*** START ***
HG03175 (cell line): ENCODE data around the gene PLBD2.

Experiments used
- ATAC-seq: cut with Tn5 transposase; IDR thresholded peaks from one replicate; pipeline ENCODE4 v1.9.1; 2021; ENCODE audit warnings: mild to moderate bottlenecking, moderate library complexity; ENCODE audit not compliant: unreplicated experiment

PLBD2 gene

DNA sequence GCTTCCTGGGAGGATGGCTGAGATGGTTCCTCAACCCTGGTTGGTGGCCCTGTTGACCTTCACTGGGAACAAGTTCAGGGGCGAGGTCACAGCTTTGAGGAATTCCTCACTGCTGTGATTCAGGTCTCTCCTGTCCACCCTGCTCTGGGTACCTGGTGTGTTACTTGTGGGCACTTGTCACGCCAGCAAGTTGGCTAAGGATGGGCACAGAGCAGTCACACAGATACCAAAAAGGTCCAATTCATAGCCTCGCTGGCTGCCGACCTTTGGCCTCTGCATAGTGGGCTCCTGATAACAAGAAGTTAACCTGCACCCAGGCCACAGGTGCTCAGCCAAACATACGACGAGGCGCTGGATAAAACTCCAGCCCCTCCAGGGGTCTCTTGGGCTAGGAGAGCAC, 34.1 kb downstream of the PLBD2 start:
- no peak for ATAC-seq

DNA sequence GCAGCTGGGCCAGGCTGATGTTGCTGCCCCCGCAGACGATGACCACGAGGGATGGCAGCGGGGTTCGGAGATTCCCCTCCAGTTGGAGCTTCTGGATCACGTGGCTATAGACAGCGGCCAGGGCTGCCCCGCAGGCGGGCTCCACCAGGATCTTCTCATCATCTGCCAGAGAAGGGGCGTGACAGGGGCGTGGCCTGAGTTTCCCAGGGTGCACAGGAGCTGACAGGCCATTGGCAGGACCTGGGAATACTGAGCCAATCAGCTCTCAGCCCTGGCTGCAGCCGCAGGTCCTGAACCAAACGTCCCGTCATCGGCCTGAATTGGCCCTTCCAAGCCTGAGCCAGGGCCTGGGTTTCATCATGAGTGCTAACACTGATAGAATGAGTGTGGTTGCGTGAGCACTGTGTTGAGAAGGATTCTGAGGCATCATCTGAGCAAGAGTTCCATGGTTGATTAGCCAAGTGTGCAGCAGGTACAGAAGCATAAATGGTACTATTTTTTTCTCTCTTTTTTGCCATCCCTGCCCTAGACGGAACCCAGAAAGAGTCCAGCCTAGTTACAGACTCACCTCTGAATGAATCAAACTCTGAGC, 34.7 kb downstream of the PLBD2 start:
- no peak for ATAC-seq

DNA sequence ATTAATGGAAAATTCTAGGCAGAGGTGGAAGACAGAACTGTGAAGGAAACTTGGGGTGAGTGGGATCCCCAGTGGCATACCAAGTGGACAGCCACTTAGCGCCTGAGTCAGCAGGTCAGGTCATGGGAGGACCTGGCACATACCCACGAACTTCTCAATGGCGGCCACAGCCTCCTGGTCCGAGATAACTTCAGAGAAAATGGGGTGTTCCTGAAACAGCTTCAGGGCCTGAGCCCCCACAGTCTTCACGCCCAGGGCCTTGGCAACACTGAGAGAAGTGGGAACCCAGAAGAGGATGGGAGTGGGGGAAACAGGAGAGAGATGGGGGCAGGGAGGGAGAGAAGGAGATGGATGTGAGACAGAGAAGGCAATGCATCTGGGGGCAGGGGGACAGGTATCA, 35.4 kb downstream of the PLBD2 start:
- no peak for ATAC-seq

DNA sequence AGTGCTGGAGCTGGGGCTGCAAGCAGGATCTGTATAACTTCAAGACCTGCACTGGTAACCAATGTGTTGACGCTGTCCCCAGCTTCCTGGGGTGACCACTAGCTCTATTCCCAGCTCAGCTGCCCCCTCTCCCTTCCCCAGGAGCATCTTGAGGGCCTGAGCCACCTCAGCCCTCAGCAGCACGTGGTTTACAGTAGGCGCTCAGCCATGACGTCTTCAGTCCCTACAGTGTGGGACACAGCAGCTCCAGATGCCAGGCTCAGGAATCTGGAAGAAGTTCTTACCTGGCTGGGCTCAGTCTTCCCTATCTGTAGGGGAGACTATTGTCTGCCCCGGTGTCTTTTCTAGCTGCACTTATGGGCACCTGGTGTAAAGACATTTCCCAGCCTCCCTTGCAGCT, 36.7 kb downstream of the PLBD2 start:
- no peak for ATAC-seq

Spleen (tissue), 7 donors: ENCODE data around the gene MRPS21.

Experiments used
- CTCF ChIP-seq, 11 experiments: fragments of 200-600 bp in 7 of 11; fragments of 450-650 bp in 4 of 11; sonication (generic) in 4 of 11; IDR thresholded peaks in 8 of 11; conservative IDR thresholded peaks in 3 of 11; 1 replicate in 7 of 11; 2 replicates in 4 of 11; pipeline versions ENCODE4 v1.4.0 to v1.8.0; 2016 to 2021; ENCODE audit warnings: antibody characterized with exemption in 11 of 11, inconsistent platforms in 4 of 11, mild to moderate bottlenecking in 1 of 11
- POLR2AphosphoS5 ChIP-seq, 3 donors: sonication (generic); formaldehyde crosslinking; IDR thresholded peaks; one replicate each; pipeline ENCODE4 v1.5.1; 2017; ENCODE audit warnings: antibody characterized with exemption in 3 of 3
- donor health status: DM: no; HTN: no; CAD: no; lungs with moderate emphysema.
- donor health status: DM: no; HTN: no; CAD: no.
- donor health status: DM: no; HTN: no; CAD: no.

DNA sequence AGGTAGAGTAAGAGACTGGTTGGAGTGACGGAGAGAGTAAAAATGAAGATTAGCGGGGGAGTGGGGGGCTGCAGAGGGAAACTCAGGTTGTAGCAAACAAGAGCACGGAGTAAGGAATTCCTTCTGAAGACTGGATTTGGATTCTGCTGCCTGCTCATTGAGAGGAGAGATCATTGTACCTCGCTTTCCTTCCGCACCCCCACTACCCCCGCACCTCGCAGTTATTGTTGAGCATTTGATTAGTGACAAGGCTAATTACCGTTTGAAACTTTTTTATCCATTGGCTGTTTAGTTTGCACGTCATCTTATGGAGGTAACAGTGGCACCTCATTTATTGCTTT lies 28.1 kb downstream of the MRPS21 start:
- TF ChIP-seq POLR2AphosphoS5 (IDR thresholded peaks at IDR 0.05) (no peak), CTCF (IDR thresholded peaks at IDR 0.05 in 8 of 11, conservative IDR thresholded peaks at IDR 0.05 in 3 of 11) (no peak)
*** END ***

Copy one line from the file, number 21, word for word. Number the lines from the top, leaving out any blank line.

- TF ChIP-seq POLR2AphosphoS5 (IDR thresholded peaks at IDR 0.05) (no peak), CTCF (IDR thresholded peaks at IDR 0.05 in 8 of 11, conservative IDR thresholded peaks at IDR 0.05 in 3 of 11) (no peak)